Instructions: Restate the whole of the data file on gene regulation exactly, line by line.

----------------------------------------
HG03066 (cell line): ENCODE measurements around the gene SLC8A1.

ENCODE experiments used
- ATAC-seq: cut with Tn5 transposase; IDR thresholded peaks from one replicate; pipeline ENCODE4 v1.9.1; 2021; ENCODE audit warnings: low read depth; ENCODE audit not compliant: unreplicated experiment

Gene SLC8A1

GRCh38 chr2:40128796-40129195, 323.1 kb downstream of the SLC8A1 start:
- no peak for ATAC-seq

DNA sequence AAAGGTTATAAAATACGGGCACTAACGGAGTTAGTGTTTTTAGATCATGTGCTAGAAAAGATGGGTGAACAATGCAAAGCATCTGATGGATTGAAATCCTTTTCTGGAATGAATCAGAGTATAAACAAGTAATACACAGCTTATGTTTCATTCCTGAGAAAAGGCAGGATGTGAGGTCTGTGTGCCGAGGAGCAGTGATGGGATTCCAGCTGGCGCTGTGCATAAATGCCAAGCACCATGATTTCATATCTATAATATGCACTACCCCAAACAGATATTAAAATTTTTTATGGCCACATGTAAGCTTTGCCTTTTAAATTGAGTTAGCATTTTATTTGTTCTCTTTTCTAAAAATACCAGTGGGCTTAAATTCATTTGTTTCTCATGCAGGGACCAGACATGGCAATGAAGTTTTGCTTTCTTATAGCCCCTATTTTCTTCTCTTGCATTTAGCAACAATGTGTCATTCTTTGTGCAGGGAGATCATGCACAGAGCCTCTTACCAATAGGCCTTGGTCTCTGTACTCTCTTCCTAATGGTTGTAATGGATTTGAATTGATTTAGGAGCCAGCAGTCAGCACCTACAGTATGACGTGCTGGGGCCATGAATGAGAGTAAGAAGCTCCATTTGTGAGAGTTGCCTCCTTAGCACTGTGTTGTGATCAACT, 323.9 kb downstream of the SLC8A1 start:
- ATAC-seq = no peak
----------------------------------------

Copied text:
HG03066 (cell line): ENCODE measurements around the gene SLC8A1.

ENCODE experiments used
- ATAC-seq: cut with Tn5 transposase; IDR thresholded peaks from one replicate; pipeline ENCODE4 v1.9.1; 2021; ENCODE audit warnings: low read depth; ENCODE audit not compliant: unreplicated experiment

Gene SLC8A1

GRCh38 chr2:40128796-40129195, 323.1 kb downstream of the SLC8A1 start:
- no peak for ATAC-seq

DNA sequence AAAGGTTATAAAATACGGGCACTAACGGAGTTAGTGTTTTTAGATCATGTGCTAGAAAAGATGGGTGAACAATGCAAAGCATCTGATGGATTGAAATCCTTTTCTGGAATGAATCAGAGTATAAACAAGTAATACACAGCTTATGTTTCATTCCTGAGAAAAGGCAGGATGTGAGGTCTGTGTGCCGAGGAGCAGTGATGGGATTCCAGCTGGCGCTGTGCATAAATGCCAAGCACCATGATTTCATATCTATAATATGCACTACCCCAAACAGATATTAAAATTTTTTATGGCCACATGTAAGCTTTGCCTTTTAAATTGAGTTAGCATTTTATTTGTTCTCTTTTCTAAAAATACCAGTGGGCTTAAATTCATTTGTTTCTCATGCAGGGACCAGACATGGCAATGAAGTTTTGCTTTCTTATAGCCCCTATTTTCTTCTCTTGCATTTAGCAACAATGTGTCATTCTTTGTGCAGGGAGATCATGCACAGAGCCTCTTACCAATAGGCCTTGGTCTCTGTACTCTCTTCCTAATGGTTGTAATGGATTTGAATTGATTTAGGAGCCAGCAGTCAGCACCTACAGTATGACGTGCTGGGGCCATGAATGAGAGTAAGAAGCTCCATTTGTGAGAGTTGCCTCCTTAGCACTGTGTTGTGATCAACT, 323.9 kb downstream of the SLC8A1 start:
- ATAC-seq = no peak